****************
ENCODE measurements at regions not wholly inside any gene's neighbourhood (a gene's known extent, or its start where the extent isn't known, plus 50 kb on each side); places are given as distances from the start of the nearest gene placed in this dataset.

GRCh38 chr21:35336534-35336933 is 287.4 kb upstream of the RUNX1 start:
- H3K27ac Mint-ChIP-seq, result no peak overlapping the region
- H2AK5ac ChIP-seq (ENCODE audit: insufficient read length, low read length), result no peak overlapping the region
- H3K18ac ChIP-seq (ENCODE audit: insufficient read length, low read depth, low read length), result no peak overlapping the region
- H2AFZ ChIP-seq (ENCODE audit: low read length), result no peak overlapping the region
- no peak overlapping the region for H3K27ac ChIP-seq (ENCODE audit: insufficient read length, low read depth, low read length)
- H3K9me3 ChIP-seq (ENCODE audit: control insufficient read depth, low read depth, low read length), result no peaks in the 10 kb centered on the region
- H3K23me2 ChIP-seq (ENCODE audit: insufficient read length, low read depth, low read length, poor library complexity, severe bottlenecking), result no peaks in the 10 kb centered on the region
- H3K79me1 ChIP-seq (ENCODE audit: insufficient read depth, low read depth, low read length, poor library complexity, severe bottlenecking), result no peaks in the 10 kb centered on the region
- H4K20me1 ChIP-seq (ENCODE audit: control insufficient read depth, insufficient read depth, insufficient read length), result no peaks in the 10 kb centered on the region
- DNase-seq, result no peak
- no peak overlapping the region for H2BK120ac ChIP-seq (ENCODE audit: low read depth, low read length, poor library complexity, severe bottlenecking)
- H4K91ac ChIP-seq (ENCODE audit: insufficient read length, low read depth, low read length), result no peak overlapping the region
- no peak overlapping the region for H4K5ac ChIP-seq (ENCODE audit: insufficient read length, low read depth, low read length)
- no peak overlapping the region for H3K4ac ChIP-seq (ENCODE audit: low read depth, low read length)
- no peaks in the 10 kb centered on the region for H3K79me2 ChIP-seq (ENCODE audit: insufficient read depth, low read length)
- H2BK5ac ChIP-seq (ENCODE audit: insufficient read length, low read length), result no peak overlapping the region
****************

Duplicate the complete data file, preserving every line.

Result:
ENCODE measurements at regions not wholly inside any gene's neighbourhood (a gene's known extent, or its start where the extent isn't known, plus 50 kb on each side); places are given as distances from the start of the nearest gene placed in this dataset.

GRCh38 chr21:35336534-35336933 is 287.4 kb upstream of the RUNX1 start:
- H3K27ac Mint-ChIP-seq, result no peak overlapping the region
- H2AK5ac ChIP-seq (ENCODE audit: insufficient read length, low read length), result no peak overlapping the region
- H3K18ac ChIP-seq (ENCODE audit: insufficient read length, low read depth, low read length), result no peak overlapping the region
- H2AFZ ChIP-seq (ENCODE audit: low read length), result no peak overlapping the region
- no peak overlapping the region for H3K27ac ChIP-seq (ENCODE audit: insufficient read length, low read depth, low read length)
- H3K9me3 ChIP-seq (ENCODE audit: control insufficient read depth, low read depth, low read length), result no peaks in the 10 kb centered on the region
- H3K23me2 ChIP-seq (ENCODE audit: insufficient read length, low read depth, low read length, poor library complexity, severe bottlenecking), result no peaks in the 10 kb centered on the region
- H3K79me1 ChIP-seq (ENCODE audit: insufficient read depth, low read depth, low read length, poor library complexity, severe bottlenecking), result no peaks in the 10 kb centered on the region
- H4K20me1 ChIP-seq (ENCODE audit: control insufficient read depth, insufficient read depth, insufficient read length), result no peaks in the 10 kb centered on the region
- DNase-seq, result no peak
- no peak overlapping the region for H2BK120ac ChIP-seq (ENCODE audit: low read depth, low read length, poor library complexity, severe bottlenecking)
- H4K91ac ChIP-seq (ENCODE audit: insufficient read length, low read depth, low read length), result no peak overlapping the region
- no peak overlapping the region for H4K5ac ChIP-seq (ENCODE audit: insufficient read length, low read depth, low read length)
- no peak overlapping the region for H3K4ac ChIP-seq (ENCODE audit: low read depth, low read length)
- no peaks in the 10 kb centered on the region for H3K79me2 ChIP-seq (ENCODE audit: insufficient read depth, low read length)
- H2BK5ac ChIP-seq (ENCODE audit: insufficient read length, low read length), result no peak overlapping the region